Art Universities – the Future of Art?

January 29, 2013 in Austria, Vienna by Leo

Vienna Art Academy, Schillerplatz

Vienna Art Academy, Schillerplatz

This past weekend I attended the open studios (Rundgang) of the Vienna Academy of the Fine Arts (Akademie der Bildenden Künste Wien). This is the Austrian art academy that produced the likes of Egon Schiele (1890–1918), Otto Wagner (1841–1918), Rudolf Hausner (1914–1995), Arik Brauer (* 1929), Ernst Fuchs (* 1930) and Gottfried Helnwein (* 1948). It also famously twice refused a young Adolf Hitler admission as a student. Who knows how the world might have been if they had accepted him.

While from the outside the main building on Schillerplatz in central Vienna still retains its appearance and charm from the outside, once you step inside it quickly becomes apparent that it is otherwise. Along with thoughtless modern “functional” modifications, the studios are showing the wear and tear of 130 plus years of use, abuse and plain neglect. In the halls where the public are likely to walk, the original decorative works have been kept in order, but step off onto ways more oft tread by students you see the neglect and disdain for the bygone era.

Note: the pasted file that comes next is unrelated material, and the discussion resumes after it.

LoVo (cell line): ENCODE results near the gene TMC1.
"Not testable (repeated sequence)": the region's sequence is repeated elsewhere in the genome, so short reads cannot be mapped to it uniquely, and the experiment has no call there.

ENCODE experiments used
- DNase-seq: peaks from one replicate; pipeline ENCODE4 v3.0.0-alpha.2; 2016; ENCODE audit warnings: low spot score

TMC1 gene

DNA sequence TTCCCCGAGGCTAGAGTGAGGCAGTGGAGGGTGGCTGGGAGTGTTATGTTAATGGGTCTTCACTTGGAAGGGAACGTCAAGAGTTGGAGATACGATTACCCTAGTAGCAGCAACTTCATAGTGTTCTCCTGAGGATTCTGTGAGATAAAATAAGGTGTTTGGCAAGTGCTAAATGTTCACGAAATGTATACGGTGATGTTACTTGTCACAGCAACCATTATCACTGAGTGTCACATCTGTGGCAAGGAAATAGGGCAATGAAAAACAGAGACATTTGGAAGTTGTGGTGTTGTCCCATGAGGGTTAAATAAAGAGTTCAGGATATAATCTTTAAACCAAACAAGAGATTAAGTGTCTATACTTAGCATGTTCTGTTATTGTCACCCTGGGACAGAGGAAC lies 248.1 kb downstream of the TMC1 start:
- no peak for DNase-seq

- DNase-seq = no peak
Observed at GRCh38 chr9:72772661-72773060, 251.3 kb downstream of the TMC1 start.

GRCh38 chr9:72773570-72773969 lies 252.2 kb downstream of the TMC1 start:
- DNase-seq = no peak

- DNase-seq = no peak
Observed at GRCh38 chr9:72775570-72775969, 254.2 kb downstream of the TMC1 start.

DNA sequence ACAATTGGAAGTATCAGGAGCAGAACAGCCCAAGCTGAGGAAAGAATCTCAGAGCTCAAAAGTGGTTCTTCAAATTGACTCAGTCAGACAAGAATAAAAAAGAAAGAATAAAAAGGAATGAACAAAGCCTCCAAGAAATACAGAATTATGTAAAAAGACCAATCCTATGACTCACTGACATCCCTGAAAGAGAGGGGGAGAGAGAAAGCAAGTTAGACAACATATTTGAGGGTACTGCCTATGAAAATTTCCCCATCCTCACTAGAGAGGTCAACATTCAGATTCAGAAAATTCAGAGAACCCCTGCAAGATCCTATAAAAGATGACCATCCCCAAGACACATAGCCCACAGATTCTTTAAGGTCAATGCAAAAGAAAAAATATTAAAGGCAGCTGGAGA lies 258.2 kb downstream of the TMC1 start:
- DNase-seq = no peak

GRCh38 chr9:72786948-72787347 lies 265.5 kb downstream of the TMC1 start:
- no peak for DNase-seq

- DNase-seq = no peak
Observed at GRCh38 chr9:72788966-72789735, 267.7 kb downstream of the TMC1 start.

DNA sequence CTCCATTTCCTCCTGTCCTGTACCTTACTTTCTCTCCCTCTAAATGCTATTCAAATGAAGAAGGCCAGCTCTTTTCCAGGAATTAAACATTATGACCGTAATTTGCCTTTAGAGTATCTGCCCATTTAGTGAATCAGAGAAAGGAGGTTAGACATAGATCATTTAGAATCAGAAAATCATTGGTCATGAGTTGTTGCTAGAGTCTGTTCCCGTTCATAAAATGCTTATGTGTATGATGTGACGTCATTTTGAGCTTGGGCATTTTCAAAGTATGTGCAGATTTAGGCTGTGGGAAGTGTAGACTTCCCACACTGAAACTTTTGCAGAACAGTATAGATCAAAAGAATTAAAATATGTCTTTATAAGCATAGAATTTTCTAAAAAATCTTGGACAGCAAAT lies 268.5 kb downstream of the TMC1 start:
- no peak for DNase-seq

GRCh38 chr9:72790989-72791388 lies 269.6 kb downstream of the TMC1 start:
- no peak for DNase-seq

This is what typifies this once grand art establishment. In the unending push to remain abreast with the current art trends, the past is cut off and cast aside as worn out worthless rubbish. That is, unless, it earns some money, like the Painting Gallery, which houses valuable Old Masters artworks from Rubens, Rembrandt, Van Dyck, Hieronymus Bosch and Titian.

What is sad, is that the work that is being produced today in this establishment, is no different from that I have seen in other institutions ten years ago. Contemporary art has become stale and stagnated. Most of the works on display look like last minute afterthoughts, thrown together in a panic before the public arrives in the following days. It also led me to wonder, just what do the students do with their time there, more so the painting students. With the architecture and printing students, it is evident that they do commit time to their work.

The lack of skill, craftsmanship, time and therefore thought is evident in the other works. Penises appeared to be a popular theme amongst male and female students alike. Are they struggling with some sort of erectile dysfunction with regards to finding, firm controversial, ground breaking artwork that provides some penetrating thrust? It appears so limpid that even outright pornography fails to make anyone blink. (Or is this more of a statement on our society today?) I passed one large painting of a graphic homosexual foursome and happened to overhear a woman interpreting the “deeper meaning” with convoluted explanations, of what simply is just a painted copy of a photo.